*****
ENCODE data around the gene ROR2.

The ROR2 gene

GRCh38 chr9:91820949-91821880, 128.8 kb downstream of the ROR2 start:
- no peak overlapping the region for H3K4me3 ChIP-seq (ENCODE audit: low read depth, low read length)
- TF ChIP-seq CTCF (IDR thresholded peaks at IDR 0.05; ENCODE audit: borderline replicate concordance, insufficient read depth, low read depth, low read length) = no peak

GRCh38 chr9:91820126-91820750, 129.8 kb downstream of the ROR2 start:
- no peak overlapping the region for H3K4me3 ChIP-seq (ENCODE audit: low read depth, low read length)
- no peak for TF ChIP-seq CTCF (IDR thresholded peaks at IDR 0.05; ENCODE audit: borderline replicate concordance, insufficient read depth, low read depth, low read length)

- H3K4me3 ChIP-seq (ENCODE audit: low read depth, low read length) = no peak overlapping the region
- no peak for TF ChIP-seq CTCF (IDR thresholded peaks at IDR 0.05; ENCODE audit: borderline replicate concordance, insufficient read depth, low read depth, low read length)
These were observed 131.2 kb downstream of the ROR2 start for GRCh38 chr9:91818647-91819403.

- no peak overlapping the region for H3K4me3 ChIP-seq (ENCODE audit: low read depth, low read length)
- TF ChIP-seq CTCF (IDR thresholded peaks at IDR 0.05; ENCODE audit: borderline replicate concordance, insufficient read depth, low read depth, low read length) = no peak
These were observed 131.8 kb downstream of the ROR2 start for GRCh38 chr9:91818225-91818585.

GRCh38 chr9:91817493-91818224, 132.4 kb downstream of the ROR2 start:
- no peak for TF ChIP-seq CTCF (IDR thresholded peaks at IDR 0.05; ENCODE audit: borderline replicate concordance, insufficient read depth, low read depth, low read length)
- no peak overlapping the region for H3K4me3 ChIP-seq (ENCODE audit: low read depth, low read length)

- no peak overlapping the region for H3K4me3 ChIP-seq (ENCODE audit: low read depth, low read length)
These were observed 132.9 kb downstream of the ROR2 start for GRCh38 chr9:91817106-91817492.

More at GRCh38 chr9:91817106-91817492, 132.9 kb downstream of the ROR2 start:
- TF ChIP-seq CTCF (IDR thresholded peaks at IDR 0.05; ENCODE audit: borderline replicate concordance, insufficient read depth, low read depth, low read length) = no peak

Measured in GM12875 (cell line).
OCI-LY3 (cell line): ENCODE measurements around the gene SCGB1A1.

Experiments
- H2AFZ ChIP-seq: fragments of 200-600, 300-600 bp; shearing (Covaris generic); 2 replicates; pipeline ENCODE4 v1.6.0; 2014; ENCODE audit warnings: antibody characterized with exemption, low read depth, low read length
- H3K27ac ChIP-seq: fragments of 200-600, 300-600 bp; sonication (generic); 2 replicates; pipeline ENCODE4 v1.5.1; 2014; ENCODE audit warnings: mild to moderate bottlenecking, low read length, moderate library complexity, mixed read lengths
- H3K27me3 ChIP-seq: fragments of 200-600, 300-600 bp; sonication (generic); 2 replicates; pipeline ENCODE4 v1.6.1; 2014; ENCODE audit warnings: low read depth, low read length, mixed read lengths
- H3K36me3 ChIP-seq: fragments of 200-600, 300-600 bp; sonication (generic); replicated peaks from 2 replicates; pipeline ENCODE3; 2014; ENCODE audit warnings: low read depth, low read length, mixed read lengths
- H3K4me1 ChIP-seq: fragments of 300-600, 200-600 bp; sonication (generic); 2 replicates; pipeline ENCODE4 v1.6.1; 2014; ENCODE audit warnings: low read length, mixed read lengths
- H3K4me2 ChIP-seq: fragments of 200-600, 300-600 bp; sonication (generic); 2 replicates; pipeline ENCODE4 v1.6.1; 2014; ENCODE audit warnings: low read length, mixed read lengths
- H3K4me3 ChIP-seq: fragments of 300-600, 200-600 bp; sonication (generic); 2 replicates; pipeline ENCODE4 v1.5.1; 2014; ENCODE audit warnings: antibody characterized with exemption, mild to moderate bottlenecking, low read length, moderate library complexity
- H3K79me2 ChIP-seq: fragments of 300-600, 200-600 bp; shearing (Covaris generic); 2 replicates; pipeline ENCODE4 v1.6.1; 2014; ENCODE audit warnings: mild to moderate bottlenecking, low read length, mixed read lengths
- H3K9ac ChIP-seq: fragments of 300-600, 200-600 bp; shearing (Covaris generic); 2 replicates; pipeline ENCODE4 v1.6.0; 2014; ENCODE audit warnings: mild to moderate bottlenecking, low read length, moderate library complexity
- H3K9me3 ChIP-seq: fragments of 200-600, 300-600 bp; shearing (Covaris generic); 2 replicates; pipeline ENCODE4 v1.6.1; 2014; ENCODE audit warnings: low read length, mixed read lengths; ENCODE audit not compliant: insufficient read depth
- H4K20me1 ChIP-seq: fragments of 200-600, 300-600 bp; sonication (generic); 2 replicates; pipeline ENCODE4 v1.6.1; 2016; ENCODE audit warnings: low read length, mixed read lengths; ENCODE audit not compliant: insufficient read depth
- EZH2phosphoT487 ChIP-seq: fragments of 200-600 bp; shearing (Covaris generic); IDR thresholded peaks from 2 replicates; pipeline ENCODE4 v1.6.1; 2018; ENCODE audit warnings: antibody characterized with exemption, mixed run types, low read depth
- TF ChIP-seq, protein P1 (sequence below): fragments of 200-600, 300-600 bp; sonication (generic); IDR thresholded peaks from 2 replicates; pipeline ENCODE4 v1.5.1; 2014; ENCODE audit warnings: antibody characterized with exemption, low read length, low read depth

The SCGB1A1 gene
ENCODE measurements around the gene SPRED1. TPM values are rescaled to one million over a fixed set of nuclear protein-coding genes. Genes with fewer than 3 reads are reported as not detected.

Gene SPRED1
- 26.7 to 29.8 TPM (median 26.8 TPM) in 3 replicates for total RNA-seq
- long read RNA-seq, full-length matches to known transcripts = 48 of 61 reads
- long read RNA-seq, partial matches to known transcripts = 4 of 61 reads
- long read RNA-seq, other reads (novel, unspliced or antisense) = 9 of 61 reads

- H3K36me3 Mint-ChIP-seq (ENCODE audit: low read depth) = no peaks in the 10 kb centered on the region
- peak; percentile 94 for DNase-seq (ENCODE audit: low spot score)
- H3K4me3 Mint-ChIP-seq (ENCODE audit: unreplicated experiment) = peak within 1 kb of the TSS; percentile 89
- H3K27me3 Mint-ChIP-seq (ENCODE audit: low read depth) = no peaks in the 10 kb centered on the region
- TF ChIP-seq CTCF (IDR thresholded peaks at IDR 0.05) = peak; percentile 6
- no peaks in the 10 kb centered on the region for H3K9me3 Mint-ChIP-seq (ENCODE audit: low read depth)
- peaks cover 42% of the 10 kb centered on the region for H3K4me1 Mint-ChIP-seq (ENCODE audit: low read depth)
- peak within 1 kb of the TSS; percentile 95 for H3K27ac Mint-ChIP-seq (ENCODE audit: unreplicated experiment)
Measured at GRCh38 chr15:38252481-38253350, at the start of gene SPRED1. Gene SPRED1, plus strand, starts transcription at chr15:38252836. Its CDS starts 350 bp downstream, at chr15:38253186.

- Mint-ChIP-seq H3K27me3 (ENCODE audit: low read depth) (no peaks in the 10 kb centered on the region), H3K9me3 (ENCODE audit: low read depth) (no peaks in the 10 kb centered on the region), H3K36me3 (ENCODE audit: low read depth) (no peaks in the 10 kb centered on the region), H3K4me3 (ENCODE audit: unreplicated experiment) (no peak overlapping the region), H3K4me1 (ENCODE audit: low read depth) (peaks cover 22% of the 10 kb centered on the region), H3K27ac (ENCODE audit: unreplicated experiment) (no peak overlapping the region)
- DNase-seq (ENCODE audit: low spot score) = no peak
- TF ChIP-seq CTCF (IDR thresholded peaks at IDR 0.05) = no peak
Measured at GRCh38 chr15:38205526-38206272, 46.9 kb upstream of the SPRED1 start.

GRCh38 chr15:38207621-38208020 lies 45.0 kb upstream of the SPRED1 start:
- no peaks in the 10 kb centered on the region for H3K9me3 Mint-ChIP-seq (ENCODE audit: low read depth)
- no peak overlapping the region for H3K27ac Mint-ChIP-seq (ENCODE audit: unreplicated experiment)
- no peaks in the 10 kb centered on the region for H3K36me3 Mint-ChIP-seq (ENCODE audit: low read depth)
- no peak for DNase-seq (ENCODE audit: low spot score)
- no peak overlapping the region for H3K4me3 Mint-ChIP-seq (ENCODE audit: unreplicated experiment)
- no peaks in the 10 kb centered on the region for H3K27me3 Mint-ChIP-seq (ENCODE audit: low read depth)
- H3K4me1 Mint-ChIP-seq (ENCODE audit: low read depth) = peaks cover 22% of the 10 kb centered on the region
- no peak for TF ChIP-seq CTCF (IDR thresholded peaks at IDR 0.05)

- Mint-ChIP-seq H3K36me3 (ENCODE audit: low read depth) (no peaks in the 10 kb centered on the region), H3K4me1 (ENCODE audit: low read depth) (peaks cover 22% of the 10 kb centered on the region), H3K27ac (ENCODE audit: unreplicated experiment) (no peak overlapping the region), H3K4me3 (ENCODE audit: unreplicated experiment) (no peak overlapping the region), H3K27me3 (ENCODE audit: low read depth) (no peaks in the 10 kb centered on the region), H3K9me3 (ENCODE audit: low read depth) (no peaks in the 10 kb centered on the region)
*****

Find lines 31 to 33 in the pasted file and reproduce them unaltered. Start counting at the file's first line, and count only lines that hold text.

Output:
- H3K4me3 ChIP-seq: fragments of 300-600, 200-600 bp; sonication (generic); 2 replicates; pipeline ENCODE4 v1.5.1; 2014; ENCODE audit warnings: antibody characterized with exemption, mild to moderate bottlenecking, low read length, moderate library complexity
- H3K79me2 ChIP-seq: fragments of 300-600, 200-600 bp; shearing (Covaris generic); 2 replicates; pipeline ENCODE4 v1.6.1; 2014; ENCODE audit warnings: mild to moderate bottlenecking, low read length, mixed read lengths
- H3K9ac ChIP-seq: fragments of 300-600, 200-600 bp; shearing (Covaris generic); 2 replicates; pipeline ENCODE4 v1.6.0; 2014; ENCODE audit warnings: mild to moderate bottlenecking, low read length, moderate library complexity